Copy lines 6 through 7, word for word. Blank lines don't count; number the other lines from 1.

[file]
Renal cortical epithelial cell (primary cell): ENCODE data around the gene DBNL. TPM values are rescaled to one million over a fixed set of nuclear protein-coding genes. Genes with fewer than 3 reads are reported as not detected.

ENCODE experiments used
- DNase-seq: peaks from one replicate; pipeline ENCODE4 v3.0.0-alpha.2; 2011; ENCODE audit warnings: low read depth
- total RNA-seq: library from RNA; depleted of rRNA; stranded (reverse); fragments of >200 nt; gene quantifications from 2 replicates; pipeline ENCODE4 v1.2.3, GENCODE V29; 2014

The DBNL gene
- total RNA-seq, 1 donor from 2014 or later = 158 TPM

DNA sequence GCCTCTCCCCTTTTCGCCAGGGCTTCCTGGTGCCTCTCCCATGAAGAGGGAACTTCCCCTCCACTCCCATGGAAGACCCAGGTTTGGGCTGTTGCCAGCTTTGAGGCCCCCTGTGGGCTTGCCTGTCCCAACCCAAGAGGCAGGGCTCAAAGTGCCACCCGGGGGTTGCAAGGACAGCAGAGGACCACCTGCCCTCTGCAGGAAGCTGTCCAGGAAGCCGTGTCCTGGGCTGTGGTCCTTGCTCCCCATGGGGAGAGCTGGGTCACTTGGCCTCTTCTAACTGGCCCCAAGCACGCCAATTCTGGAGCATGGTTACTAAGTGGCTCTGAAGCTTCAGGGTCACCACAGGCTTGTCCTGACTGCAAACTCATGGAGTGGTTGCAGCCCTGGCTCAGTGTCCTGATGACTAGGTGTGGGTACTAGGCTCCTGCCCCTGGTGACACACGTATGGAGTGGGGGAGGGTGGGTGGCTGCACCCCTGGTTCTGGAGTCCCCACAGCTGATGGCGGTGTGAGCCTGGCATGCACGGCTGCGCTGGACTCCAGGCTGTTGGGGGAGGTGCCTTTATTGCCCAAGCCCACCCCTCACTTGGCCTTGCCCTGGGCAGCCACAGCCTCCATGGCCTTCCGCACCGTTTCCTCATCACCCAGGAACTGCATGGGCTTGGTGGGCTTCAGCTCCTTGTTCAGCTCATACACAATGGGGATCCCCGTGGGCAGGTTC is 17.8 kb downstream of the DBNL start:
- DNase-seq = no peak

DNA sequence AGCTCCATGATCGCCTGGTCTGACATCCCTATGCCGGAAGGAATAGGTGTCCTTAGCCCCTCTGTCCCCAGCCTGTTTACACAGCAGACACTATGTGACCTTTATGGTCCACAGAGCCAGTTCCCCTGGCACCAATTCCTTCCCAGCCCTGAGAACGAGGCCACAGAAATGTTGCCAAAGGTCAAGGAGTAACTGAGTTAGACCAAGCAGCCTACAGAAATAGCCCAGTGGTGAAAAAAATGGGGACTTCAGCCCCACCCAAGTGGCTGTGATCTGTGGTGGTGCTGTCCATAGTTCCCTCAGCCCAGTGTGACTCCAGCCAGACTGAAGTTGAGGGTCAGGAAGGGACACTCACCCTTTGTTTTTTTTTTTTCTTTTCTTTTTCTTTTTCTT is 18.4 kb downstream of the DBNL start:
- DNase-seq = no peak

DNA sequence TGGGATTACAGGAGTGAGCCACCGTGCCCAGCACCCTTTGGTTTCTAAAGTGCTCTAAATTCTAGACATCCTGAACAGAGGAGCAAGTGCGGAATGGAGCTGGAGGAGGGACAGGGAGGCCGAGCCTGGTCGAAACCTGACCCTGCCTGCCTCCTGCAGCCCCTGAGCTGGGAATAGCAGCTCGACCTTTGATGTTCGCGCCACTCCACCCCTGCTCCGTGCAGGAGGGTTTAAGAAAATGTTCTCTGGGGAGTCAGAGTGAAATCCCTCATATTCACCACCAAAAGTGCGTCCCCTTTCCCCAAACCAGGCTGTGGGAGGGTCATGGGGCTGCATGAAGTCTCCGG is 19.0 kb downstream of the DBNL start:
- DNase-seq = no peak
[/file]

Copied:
- total RNA-seq, 1 donor from 2014 or later = 158 TPM

DNA sequence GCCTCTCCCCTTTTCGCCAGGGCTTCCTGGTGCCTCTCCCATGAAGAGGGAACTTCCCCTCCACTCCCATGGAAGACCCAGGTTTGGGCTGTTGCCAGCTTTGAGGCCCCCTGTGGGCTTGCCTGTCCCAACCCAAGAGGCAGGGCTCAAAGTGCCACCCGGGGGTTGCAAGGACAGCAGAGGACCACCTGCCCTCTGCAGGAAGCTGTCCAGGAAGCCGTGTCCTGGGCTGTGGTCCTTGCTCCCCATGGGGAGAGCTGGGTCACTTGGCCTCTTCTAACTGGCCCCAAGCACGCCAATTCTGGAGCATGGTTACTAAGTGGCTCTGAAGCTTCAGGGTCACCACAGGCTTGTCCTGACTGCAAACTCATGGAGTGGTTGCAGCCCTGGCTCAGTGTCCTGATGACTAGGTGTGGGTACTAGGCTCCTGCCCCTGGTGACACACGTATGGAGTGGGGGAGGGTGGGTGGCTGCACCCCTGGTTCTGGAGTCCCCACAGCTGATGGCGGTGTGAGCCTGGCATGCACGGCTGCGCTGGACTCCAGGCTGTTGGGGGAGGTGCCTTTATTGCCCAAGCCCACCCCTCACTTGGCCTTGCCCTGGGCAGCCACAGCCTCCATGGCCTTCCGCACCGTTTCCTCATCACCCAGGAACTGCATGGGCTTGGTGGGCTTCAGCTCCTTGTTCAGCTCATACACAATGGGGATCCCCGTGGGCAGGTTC is 17.8 kb downstream of the DBNL start: